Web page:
Grrrr when is this 'internal server error' to be fixed. Why do I sign ON & OFF & ON again in order to post, lost in the process too grrrrr This is uranium nuclear for bomb making & not New Nuclear. Baroness Worthington Foundation Patron of the Weinberg Foundation for safer, cleaner, affordable thorium nuclear. Named after Alvin Weinberg who designed & operated a thorium generator in the 1960s but who was sacked for not towing the USA gov. line for bomb making. Thorium reactors can be shut down unlike Fukushima & can not melt down apart from not being highly radio active. Use the contact form: http://tinyurl.com/brmfuwg

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  • nikkinomad  |  September 04 2012, 2:05AM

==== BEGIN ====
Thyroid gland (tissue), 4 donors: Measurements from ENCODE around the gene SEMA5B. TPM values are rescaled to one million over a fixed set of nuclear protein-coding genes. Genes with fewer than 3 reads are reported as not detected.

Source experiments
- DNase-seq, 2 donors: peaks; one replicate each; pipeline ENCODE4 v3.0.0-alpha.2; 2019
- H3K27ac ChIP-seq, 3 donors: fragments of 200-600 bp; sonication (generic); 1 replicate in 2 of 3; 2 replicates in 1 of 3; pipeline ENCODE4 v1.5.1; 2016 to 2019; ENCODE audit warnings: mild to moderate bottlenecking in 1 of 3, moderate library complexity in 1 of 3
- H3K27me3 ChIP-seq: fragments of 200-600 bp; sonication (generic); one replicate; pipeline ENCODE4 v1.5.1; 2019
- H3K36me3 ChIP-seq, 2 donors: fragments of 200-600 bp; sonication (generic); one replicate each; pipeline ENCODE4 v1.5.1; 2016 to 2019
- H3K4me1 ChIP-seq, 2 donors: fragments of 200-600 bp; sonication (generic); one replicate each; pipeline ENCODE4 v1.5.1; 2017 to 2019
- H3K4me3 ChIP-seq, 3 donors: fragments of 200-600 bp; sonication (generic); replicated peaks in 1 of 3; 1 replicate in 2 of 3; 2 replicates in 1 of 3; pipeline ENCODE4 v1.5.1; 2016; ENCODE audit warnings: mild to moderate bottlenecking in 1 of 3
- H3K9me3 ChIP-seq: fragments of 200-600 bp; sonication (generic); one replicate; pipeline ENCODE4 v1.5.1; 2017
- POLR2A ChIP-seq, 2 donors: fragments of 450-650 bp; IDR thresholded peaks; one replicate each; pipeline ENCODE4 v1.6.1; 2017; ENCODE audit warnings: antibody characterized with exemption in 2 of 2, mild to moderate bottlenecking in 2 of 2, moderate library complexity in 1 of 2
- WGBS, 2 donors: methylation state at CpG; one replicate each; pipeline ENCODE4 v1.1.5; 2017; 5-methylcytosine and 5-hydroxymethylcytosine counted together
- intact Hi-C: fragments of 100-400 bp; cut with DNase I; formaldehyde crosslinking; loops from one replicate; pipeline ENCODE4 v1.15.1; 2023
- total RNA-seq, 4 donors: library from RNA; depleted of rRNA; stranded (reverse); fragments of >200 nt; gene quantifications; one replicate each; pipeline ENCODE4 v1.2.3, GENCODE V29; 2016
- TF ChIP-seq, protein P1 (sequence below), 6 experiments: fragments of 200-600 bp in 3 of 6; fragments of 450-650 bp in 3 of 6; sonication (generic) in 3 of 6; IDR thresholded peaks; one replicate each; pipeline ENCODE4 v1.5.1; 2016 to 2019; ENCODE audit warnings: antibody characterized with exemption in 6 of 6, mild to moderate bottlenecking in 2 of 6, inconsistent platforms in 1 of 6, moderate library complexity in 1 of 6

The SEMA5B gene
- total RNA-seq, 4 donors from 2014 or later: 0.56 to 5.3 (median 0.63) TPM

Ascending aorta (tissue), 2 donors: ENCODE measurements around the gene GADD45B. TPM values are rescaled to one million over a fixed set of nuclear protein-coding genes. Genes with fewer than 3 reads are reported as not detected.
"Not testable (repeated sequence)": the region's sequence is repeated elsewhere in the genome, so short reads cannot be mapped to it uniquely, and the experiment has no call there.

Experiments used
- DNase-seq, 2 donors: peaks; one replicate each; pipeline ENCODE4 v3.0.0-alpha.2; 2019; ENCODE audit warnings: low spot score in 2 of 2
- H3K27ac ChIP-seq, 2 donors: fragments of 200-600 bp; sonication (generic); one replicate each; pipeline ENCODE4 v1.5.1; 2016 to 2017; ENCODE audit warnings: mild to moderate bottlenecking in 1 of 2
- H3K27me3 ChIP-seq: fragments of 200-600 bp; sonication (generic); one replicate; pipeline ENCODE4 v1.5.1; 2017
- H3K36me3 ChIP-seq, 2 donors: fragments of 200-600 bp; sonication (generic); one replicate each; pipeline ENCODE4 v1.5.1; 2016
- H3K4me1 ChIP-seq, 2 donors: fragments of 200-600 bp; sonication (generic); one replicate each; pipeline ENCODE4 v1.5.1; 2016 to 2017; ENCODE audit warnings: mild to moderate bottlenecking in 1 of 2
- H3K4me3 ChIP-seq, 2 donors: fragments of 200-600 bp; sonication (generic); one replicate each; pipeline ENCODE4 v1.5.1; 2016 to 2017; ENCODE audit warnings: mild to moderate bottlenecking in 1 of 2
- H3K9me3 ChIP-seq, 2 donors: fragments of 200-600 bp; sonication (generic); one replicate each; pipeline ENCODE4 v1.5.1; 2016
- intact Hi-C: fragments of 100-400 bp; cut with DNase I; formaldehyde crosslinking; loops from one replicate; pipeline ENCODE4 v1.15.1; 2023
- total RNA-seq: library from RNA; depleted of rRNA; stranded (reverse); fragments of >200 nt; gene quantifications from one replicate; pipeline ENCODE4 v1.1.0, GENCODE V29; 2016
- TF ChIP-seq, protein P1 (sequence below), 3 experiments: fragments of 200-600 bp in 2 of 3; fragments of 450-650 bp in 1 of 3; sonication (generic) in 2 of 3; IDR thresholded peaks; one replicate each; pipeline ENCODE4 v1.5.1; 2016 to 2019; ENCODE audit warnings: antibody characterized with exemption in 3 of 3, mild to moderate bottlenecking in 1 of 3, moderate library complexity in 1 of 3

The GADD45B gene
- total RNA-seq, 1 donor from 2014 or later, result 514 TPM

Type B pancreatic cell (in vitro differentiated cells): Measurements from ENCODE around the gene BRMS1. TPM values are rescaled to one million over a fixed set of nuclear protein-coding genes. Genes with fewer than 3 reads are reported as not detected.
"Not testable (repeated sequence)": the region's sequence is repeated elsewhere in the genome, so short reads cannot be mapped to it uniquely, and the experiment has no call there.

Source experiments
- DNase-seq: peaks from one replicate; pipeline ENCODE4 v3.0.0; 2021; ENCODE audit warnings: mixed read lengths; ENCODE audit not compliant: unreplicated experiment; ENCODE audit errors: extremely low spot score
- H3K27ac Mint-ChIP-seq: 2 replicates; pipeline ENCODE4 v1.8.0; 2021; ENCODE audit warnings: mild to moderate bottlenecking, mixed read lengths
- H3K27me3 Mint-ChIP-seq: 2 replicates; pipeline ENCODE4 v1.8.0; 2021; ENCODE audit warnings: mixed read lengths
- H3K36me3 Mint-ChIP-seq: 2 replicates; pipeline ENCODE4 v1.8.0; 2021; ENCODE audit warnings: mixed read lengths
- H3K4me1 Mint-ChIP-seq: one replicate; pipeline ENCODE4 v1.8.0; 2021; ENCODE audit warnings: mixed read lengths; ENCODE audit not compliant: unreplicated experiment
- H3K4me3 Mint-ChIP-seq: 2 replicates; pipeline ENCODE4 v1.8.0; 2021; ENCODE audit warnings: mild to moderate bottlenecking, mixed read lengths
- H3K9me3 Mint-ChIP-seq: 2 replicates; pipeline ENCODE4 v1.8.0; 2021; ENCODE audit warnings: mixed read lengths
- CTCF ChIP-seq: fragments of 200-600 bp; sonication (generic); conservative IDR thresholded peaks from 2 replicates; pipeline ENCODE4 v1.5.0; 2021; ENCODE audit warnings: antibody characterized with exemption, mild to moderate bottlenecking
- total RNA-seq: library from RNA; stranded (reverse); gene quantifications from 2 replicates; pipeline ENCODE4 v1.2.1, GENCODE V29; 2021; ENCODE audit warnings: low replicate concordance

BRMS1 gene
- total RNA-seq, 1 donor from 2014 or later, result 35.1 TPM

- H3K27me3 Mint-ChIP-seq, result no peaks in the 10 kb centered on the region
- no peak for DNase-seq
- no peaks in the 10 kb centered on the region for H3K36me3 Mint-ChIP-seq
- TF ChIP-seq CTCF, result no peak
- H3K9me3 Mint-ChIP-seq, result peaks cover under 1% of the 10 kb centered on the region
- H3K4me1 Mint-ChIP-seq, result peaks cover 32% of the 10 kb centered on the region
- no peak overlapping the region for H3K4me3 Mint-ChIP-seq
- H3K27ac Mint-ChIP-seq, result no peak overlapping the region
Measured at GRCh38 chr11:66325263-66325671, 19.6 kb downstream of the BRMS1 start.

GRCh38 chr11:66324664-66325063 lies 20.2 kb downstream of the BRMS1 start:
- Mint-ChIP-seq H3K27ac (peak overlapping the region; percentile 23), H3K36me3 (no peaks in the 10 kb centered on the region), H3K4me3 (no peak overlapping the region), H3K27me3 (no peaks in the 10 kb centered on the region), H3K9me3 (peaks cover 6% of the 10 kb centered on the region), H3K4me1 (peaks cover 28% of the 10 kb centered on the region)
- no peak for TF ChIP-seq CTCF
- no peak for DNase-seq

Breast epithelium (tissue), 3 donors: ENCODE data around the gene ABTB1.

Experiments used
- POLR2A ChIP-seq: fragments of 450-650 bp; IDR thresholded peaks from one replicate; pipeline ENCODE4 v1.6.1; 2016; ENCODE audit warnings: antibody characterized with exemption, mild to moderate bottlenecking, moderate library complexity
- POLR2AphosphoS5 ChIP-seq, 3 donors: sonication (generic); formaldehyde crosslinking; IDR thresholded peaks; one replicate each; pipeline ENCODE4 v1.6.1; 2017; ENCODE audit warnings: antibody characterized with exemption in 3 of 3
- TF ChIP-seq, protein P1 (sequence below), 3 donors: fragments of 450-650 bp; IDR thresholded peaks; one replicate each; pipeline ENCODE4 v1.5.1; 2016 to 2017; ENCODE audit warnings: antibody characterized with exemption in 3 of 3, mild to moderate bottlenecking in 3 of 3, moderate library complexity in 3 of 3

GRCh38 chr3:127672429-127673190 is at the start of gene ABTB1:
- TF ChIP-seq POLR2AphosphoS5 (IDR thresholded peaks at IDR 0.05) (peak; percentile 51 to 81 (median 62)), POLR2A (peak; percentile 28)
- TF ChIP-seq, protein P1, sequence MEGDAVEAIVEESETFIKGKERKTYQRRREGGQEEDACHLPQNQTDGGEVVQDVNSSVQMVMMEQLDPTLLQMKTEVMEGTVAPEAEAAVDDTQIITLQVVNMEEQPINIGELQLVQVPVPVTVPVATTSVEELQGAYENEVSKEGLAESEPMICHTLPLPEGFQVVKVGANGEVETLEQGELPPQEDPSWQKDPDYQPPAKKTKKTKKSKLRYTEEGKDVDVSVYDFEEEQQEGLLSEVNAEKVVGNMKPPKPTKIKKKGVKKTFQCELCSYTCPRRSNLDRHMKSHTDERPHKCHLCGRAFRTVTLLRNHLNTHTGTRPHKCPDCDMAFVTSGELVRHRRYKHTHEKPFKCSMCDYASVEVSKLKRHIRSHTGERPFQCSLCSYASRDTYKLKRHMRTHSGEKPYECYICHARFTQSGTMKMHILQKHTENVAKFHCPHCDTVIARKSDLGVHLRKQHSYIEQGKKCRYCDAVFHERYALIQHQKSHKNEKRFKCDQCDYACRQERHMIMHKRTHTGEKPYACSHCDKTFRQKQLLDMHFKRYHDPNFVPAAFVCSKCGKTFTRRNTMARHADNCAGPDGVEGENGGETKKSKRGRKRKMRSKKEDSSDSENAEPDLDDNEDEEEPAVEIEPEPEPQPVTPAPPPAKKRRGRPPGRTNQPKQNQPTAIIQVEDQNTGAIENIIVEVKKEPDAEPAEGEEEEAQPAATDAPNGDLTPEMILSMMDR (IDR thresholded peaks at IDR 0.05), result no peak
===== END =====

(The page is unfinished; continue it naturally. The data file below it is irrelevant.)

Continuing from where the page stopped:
Many people are unaware of the on-going crisis in Fukushima. tens of thousands of children remain unevacuated in Fukushima prefecture with acute health problems already evident just over a year after the accident. There is 400 tonnes an hour of radioactive effluent being discharged directly into the open ocean. This is the biggest longest running most sever industriao accident of all time. There is still huge potential for even more dire consequences if the buidings and their spent fuel pools collapse - a distinct possibility if there are further quakes above M6 which is inevtiable. TEPCO claim it'll take at least a year and ahalf to get the fuel out of the ponds. The technolgy to undertake such a task in the present conditions doesn't exist. Nuclear is dirty dangerous expensive and an intrisic part of modern warfare. It is time we all saw sense and engaged with what exactly it is we are going to bequeath to future generations in the name of the myth of progress. What progress is it to leave our grandchildren not so far into the future a legacy of unmangeable intractable waste that has the potential to wipe out all life on earth? This selfish behaviour is not a given, an inevitable part of human nature, but is the direct result of the current popular discourses and social 'norms' in society. On top of all of this it is economic suicide plain and simple! the build costs for the planned reactors in somerset have already quadrupled, current builds in all wealthy western, relatively well regulated countries are in trouble with builds running over time and way over budget. China, one of the countries newest to the construction and operation of nuclear reactors - (and that likely has a lot to do with lax environmental regulation and enforcement, and creative accounting), is the only place where that is not the case is . Here we can pretty much guarnatee that the lack of public accountability means that there are plenty of corners cut and forms fixed. Oh did I mention EDF and the government are looking to chinese investors to bailout their planned Frakenstein style resurrectuion? Somerset authorites and it's people have been duped all along by government and industry officals in collusion about the need for nuclear and the benefits. The financial agreements reached over the deal are paultry given the cost, scale and impact of the project itself and no amount of financial bribery can ever compensate for the loss of livelihoods and health as well as quality of life that will be experienced by these marginalised communities for the foreseeable and distant unimaginable future.... Say no to New Nuclear, join the protests against new nuclear in the UK at Hinkley from 5th-9th OCTOBER